Friday, September 08, 2006

Linux distro suggestions request

I know a number of you out there use some distribution of Linux, so I need some advice and information. I'm a big fan of open source software and the general idea and ethic behind it, so I am finally going to make the jump and do an installation to see if I can accomodate all of my computing needs with a fully open source Microsoft-independent PC. Just using Firefox isn't cutting it anymore, and my hard drive with Win2000 is nearing death, so I figure now is a good time for a new hard drive and new OS.

My question is which Linux distribution would you recommend for a first-time Linux user? I know there are legion, but based on your experience what do you think?

There are a myriad of questions you will want to know about my PC hardware and computing preferences before advising me, so I'll try to list below all of the relevant information.

Computing preferences:
Software: Fairly basic needs including word processing, spreadsheet, web browsing, email, mp3, video, pdf, photo editing. Ability to interoperate with MS Office may be a necessity for work.

Hardware: Wireless, wireless, wireless.

Me: I'm an intermediate computer user, able to build a PC and troubleshoot most hardware and software problems. I'm not a coder, but I am familiar with programming structure and logic and take technical issues as a fun challenge.

PC hardware:
  • MSI motherboard, K7T Turbo Limited Edition w/RAID (using onboard sound)
  • AMD Athlon 1133 MHz
  • 512 MB RAM
  • ATI Radeon 7500 AGP, 64 MB, AGP
  • Intel Pro/100S PCI network adapter
  • D-Link AirPlus G DWL-G510 wireless PCI network adapter
  • EIDE hard drives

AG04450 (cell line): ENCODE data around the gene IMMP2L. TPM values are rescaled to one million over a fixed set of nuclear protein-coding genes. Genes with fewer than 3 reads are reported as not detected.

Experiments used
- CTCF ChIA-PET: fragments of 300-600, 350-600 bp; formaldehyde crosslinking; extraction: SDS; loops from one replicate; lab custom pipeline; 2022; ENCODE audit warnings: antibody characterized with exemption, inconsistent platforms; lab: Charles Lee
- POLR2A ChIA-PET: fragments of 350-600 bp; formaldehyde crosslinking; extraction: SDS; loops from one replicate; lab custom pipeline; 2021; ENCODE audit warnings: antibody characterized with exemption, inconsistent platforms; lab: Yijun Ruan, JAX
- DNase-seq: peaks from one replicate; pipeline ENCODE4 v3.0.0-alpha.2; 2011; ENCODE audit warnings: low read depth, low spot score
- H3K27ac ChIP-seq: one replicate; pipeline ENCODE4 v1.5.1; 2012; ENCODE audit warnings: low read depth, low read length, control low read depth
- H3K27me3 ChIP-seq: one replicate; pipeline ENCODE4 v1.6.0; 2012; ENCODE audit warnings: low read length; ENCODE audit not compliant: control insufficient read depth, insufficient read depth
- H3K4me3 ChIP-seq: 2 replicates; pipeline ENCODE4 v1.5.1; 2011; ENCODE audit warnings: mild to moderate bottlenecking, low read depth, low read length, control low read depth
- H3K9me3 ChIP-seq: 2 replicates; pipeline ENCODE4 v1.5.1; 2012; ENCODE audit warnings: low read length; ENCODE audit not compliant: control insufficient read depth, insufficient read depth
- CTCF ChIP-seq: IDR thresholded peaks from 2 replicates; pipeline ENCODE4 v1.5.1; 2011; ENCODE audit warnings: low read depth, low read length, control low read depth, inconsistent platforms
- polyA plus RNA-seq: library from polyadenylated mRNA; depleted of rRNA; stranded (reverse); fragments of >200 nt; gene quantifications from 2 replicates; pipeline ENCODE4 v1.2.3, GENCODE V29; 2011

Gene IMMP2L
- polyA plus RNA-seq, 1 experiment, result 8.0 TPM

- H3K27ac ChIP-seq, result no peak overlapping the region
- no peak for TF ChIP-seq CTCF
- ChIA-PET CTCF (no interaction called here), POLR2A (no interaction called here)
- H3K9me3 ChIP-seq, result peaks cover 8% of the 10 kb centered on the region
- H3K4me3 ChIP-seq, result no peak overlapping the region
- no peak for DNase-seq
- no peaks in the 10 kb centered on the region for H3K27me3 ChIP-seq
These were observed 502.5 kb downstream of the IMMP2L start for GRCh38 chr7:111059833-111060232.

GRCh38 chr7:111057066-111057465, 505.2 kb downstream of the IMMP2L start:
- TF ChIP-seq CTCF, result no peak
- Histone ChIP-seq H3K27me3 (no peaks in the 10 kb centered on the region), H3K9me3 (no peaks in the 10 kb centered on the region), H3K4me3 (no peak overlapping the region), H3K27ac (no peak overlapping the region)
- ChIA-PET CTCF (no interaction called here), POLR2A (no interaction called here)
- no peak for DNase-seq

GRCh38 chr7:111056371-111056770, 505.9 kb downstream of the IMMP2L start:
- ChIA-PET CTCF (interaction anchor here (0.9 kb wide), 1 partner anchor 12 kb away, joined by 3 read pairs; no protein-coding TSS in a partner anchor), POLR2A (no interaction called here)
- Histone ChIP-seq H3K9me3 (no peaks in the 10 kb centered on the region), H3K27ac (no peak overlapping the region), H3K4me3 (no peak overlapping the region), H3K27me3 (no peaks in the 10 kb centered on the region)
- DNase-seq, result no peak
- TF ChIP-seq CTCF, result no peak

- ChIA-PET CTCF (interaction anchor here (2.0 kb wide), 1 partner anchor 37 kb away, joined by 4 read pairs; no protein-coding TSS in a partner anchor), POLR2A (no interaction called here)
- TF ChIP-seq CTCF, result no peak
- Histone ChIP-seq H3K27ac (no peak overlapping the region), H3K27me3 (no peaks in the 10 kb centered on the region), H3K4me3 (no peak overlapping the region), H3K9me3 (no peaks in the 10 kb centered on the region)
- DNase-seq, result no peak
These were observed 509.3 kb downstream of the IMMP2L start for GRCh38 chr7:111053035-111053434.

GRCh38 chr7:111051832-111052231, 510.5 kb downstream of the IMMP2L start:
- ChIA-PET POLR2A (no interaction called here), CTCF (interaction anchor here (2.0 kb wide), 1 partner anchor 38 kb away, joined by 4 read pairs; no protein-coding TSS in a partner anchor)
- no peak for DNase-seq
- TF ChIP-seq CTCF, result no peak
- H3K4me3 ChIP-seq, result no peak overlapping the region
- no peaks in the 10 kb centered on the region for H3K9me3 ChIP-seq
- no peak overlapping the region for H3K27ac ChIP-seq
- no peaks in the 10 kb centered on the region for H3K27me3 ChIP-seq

• Philips PCRW404 CD-RW400
  • Generic EIDE CD drive, 48x
  • Generic 3.5" floppy drive
I also may try to make an older PC more useful with Linux:
  • ASUS motherboard, VX97
  • Intel 200 MHz MMX
  • 48 MB RAM (non-matching SIMM modules)
  • SoundBlaster AWE 32 (?) sound card
  • ELSA Victory Erazor, 4MB, PCI (thanks, Mish! that was a killer upgrade.)
  • Hauppauge! WinTV card (not a deal-killer if this is not Linux-compatible -- does the "Win" in the name automatically disqualify it? :-P)
  • Kingston PCI network adapter
  • EIDE hard drive
  • Generic EIDE CD drive, 4x (?)
  • Generic 3.5" floppy drive
If I can resurrect my laptop with a new hard drive I will also convert it to Linux:
  • IBM i1452; (Lenovo link)
  • Celeron 366 MHz
  • 64 MB RAM
  • 56K Lucent onboard winmodem, but two PCMCIA slots available for a network card
  • CD/DVD drive, 2x
What I have found so far:
Reading up on the subject, I have found Eric S. Raymond's web page to be inspiring generally about the open source movement, and he made the suggestion of finding a local Linux user group to help with a first-time installation by a Linux newbie. The nearest active one to me is the Linux User Group of Davis and wouldn't you know it, they have Linux installfests.

On distros in particular, SUSE was recommended to me long ago (pre-Novell) by a techie whose opinion I respect, but things may have changed since SUSE was bought out. I've also thought about Fedora Core since it was developed by the ubiquitous Red Hat which I assume makes it more likely to have wide hardware support and consistent technical support. Lastly I've considered Ubuntu, mainly because one of my friends has installed it, it seems to have a small footprint and is pretty much the hot new thing right now.

I haven't decided on a desktop environment yet. The general consensus seems to be "try them and use whatever you like best," so based on what I've read I'll start with KDE.

Ok, go!

4 comments:

McWilliams said...

I would highly recomend Ubuntu. Probably the best around. http://www.ubuntu.com/

Eric said...

I have read a lot of great things about UBUNTU, especially when it comes to hardware compatibility. I have not installed it myself,but did download the install disk. Someday I'll probably get around to installing it. The biggest problems I've had in the past with any Linux ditro is compatibility with video and sound cards. Especially sound cards.

Litlle-B said...

Go with Ubuntu it is very easy to install, and all the hardware you have listed should be supported. Whether you prefer KDE or Gnome you have your choices between Kubuntu or Ubuntu. I really like their auto update system as well.

Kevin said...

Cool, thanks for the info all. I have an ISO of Kubuntu downloaded and just need to do a checksum and burn it to CD.